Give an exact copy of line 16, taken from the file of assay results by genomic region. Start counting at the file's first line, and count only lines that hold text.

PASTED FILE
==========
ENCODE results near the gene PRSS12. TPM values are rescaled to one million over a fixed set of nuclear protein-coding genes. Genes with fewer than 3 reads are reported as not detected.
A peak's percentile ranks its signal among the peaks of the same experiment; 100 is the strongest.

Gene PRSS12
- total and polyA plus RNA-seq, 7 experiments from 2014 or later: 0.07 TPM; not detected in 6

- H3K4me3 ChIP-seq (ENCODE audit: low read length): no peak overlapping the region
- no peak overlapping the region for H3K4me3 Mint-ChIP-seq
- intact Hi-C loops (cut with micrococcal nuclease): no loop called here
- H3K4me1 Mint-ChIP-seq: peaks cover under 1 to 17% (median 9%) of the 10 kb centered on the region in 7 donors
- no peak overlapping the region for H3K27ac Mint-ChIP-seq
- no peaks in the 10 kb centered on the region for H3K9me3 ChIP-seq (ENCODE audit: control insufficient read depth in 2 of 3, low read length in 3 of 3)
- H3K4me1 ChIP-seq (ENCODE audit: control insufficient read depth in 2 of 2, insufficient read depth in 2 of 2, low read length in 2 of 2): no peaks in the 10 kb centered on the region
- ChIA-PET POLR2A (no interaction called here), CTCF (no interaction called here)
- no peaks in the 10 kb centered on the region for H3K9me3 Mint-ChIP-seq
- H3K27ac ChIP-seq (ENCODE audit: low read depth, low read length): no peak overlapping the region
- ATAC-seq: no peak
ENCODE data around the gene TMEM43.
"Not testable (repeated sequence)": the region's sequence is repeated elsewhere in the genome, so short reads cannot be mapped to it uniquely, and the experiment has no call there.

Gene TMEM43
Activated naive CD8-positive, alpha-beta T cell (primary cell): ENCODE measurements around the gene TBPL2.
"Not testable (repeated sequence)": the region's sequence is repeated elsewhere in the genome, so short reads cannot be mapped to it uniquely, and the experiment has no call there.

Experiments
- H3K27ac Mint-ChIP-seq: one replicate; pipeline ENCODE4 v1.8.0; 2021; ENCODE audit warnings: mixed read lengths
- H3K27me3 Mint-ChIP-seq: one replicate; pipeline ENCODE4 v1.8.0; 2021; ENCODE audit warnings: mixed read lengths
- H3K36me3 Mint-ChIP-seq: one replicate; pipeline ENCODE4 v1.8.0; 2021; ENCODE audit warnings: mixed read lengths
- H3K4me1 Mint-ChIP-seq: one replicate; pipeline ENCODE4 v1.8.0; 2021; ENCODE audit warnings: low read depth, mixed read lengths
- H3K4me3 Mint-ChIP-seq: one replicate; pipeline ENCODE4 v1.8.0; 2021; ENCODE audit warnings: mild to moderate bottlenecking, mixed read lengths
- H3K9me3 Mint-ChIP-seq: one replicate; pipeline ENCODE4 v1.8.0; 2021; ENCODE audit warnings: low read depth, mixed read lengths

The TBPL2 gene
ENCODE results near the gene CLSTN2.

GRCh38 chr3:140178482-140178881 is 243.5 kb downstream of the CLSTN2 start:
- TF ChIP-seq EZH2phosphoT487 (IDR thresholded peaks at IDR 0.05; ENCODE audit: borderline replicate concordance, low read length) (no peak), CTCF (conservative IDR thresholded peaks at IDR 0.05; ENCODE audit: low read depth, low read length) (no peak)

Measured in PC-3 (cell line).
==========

ENCODE data around the gene TMEM43.